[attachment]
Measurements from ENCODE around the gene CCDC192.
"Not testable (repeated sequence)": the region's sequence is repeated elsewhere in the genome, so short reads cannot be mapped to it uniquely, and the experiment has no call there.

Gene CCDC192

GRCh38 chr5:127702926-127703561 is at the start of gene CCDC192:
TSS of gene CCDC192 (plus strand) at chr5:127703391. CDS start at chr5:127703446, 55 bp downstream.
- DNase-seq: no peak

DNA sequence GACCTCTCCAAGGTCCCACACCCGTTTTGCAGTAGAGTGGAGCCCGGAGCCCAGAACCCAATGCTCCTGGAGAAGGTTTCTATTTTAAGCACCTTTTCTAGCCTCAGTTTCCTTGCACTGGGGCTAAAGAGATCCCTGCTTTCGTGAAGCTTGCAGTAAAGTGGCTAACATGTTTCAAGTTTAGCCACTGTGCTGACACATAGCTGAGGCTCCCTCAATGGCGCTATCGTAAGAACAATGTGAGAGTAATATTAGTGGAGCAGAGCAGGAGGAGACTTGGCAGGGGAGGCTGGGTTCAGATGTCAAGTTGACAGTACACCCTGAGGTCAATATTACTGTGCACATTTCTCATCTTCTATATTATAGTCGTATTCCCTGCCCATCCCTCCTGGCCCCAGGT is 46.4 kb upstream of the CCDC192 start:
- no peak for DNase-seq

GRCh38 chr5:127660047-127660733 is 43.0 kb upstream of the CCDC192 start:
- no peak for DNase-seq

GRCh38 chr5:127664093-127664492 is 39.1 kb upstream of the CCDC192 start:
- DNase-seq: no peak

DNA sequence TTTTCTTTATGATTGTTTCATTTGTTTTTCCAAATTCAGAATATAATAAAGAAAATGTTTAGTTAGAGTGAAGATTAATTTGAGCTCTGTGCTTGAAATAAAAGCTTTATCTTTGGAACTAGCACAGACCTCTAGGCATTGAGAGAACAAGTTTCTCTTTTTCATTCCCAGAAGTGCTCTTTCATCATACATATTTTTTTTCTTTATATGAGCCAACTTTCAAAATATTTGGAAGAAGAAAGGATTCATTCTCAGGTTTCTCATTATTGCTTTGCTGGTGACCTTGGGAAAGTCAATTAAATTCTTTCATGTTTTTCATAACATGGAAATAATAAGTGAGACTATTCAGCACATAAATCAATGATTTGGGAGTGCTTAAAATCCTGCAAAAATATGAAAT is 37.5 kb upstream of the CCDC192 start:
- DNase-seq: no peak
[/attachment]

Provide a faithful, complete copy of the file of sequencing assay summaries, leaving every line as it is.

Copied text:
Measurements from ENCODE around the gene CCDC192.
"Not testable (repeated sequence)": the region's sequence is repeated elsewhere in the genome, so short reads cannot be mapped to it uniquely, and the experiment has no call there.

Gene CCDC192

GRCh38 chr5:127702926-127703561 is at the start of gene CCDC192:
TSS of gene CCDC192 (plus strand) at chr5:127703391. CDS start at chr5:127703446, 55 bp downstream.
- DNase-seq: no peak

DNA sequence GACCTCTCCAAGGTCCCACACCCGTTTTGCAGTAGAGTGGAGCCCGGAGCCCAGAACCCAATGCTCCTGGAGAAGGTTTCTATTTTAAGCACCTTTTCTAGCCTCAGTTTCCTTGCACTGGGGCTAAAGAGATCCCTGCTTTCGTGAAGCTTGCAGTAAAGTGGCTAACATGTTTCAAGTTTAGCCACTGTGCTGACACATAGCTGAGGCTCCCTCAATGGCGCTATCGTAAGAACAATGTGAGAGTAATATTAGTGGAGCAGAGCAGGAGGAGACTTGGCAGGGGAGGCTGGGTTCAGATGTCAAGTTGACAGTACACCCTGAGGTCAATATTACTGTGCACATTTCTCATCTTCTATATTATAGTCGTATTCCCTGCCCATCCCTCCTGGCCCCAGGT is 46.4 kb upstream of the CCDC192 start:
- no peak for DNase-seq

GRCh38 chr5:127660047-127660733 is 43.0 kb upstream of the CCDC192 start:
- no peak for DNase-seq

GRCh38 chr5:127664093-127664492 is 39.1 kb upstream of the CCDC192 start:
- DNase-seq: no peak

DNA sequence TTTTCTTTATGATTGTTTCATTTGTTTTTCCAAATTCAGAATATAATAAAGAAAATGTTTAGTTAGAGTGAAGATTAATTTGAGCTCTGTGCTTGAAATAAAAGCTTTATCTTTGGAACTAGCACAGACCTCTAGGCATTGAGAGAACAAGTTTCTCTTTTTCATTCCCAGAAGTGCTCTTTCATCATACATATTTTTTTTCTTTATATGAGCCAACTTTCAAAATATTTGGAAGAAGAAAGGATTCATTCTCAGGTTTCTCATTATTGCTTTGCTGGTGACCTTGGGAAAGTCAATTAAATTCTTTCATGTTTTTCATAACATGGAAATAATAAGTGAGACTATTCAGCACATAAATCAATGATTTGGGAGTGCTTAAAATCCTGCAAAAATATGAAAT is 37.5 kb upstream of the CCDC192 start:
- DNase-seq: no peak